An ACP domain certificate is called failing in this document, if/when
   the ACP node can determine that it was revoked (or explicitly not
   renewed), or in the absence of such explicit local diagnostics, when
   the ACP node fails to connect to other ACP nodes in the same ACP
   domain using its ACP certificate.  For connection failures to

nit: maybe "the ACP node to which the certificate was issued", since
when I first read this I was expecting it to be about telling that some
other node's certificate is failing, not a node's own certificate.

Section 6.5

   At this time in the lifecycle of ACP nodes, it is unclear whether it
   is feasible to even decide on a single MTI (mandatory to implement)
   security association protocol across all ACP nodes.

(This is a future-looking statement that implies uncertainty in the
current spec.)

   [11:C2] Node 2 certificate has lower ACP Node-ID than  Node2,
           therefore Node 1 considers itself Bob and Node 2 Alice
           on connection C1, but they also identify that C2 is to the

I think this first "Node 2"  should be "Node 1"?

   interface" that they both connect to.  An autonomic node must not
   assume that neighbors with the same L2 or link-local IPv6 addresses
   on different L2 interfaces are the same node.  This can only be
   determined after examining the certificate after a successful
   security association attempt.

This could potentially be a "MUST NOT".


   To run ACP via IPsec natively, no further IANA assignments/
   definitions are required.  An ACP node that is supporting native
   IPsec MUST use IPsec security setup via IKEv2, tunnel mode, local and
   peer link-local IPv6 addresses used for encapsulation.  It MUST then
   support ESP with AES-256-GCM ([RFC4106]) for encryption and SHA256
   hash and MUST NOT permit weaker crypto options.  Key establishment
   MUST support ECDHE with P-256.

I don't think "SHA256 hash" is quite specific enough (and we probably
want GMAC for integrity anyway).


   To run ACP via GRE/IPsec, no further IANA assignments/definitions are
   required.  An ACP node that is supporting ACP via GRE/IPsec MUST then
   support IPsec security setup via IKEv2, IPsec transport mode, local
   and peer link-local IPv6 addresses used for encapsulation, ESP with
   AES256 encryption and SHA256 hash.

Why is IPsec/GRE using AES256/SHA256 when IPsec native is using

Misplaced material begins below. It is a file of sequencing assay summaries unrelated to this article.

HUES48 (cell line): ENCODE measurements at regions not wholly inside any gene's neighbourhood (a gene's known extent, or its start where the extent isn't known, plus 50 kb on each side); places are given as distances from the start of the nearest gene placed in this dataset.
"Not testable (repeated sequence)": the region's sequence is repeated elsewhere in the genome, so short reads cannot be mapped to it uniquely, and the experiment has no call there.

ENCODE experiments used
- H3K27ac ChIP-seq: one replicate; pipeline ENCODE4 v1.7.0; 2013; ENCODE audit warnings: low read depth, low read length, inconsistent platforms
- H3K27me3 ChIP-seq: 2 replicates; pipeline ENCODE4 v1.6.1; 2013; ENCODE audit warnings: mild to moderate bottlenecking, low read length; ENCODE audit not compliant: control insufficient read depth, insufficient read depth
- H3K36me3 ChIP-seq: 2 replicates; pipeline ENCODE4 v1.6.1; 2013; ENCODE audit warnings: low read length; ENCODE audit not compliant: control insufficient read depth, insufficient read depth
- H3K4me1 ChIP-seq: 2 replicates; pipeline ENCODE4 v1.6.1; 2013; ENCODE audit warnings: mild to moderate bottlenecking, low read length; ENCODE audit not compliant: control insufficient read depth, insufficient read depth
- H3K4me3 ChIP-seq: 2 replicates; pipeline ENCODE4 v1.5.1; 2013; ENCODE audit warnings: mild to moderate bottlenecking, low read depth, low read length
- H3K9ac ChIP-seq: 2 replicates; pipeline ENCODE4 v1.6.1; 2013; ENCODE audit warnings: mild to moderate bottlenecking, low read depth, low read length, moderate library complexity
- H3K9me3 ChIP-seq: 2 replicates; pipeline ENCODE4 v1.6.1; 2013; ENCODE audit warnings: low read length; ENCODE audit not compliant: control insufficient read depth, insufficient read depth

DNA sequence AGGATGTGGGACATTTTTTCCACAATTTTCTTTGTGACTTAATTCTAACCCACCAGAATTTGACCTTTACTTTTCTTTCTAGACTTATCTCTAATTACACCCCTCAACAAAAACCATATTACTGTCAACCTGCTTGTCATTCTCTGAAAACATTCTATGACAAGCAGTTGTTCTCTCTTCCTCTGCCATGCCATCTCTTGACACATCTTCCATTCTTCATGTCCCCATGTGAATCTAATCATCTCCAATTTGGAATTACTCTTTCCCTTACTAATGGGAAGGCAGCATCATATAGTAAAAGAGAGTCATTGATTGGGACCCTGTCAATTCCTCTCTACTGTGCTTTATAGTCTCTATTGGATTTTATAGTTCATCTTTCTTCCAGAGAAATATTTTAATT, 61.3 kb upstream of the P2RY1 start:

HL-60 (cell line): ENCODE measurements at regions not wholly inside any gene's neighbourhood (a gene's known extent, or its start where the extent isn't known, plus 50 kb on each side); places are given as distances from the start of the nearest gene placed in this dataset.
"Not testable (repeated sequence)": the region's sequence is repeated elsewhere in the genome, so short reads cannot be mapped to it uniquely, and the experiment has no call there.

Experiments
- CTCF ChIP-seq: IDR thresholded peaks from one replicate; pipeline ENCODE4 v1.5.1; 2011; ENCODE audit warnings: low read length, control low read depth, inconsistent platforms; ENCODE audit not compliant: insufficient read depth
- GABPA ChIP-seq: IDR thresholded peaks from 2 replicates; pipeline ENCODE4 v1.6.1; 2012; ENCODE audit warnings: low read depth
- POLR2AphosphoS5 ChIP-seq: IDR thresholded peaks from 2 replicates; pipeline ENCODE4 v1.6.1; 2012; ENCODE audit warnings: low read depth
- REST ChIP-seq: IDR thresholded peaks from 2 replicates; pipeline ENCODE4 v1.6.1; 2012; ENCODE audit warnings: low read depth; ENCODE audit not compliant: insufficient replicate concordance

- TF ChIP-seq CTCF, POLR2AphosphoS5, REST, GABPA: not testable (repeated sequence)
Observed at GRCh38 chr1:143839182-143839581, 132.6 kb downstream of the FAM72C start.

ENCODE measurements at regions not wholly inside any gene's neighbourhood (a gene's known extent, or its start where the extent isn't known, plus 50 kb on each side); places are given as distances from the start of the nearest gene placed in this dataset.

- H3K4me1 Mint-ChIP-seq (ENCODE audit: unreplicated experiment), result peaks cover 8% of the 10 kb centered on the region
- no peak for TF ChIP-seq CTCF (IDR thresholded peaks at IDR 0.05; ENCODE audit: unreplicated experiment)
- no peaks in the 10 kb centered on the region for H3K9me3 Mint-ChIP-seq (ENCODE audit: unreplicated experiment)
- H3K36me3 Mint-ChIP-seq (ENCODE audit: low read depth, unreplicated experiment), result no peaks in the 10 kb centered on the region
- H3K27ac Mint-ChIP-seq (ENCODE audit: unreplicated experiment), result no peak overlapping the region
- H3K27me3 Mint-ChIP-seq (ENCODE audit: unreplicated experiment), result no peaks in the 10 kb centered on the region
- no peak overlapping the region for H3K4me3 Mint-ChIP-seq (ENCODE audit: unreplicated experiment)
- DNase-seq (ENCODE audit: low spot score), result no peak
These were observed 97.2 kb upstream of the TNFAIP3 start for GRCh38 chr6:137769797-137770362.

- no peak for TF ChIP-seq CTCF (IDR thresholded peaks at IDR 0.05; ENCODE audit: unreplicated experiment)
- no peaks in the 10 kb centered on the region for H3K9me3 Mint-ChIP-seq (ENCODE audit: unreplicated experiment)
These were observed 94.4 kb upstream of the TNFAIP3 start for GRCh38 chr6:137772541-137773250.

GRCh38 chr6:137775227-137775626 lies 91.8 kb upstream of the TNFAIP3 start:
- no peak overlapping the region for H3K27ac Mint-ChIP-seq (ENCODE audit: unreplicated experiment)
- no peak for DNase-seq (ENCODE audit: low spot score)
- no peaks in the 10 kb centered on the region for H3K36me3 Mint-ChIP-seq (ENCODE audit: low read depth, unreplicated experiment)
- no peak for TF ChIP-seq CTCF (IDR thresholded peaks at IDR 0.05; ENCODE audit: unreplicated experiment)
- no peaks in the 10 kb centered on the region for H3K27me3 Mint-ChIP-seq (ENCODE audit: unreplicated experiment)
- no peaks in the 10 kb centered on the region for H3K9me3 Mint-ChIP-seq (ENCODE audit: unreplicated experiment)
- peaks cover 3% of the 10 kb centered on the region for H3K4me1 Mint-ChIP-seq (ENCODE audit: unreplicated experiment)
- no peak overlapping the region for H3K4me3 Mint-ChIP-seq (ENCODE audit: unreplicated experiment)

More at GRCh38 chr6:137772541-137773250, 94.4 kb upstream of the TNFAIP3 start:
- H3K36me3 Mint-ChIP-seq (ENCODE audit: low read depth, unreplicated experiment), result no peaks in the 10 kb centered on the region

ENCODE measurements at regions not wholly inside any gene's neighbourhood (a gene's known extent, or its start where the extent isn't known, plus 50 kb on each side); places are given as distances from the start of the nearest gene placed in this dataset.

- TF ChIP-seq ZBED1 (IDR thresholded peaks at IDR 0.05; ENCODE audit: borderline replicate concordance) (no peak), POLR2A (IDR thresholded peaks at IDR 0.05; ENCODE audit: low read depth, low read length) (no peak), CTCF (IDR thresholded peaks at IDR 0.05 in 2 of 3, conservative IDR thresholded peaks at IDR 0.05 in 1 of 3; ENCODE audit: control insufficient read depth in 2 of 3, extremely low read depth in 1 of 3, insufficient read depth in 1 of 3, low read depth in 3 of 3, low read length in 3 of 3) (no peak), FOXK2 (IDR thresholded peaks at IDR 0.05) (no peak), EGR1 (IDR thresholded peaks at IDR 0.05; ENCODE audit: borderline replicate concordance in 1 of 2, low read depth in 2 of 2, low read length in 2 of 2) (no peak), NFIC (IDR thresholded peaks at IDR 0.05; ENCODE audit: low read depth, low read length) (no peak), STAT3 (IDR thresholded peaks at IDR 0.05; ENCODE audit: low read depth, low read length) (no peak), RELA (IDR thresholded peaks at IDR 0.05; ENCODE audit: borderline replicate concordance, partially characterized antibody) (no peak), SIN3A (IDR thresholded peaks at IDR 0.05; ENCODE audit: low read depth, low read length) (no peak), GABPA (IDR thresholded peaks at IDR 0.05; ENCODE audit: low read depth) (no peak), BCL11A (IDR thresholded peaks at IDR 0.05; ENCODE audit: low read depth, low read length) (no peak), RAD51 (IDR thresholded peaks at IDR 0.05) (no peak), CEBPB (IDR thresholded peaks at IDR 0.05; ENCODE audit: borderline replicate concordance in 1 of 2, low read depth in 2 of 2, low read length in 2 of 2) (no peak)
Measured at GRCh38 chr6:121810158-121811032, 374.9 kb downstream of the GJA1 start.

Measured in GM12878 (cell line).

Section 6.7.2

   We define the use of ACP via DTLS in the assumption that it is likely
   the first transport encryption code basis supported in some classes
   of constrained devices.

nit: I don't think "basis" is quite the right word, here; maybe "base"
(or collapsed back to "codebase" as one word) or omit it entirely.

Section 6.7.3

   support DTLS.  An ACP node connecting an area of constrained ACP
   nodes with an area of baseline ACP nodes MUST therefore support IPsec
   and DTLS and supports therefore the baseline and constrained profile.

nit: this could probably work just fine as a non-normative "must", since
it's just describing facts.

Section 6.8.2

nit: Figure 8 has a doubled word "ACP GRASP virtual virtual interfaces"
in the second box from the top.

       .      |          |          |   ^^^ Users of ACP (GRASP/ASA) .
       .      |          |          |   ACP interfaces/addressing    .
       .      |          |          |                                .
       .      |          |          |                                A
       .      | ACP-Loopback Interf.|      <- ACP Loopback interface C
       .      |      ACP-address    |       - address (global ULA)   P
       .    subnet1      |        subnet2  <- ACP virtual interfaces .
       .  link-local     |      link-local  - link-local addresses   .

I'm still a bit confused by this box in the figure -- is the "Users of
ACP" label supposed to apply to the previous box(es) or the current one?
If the former, it's confusing to see the "ACP security and transport
substrate for GRASP" being described as a "user of ACP".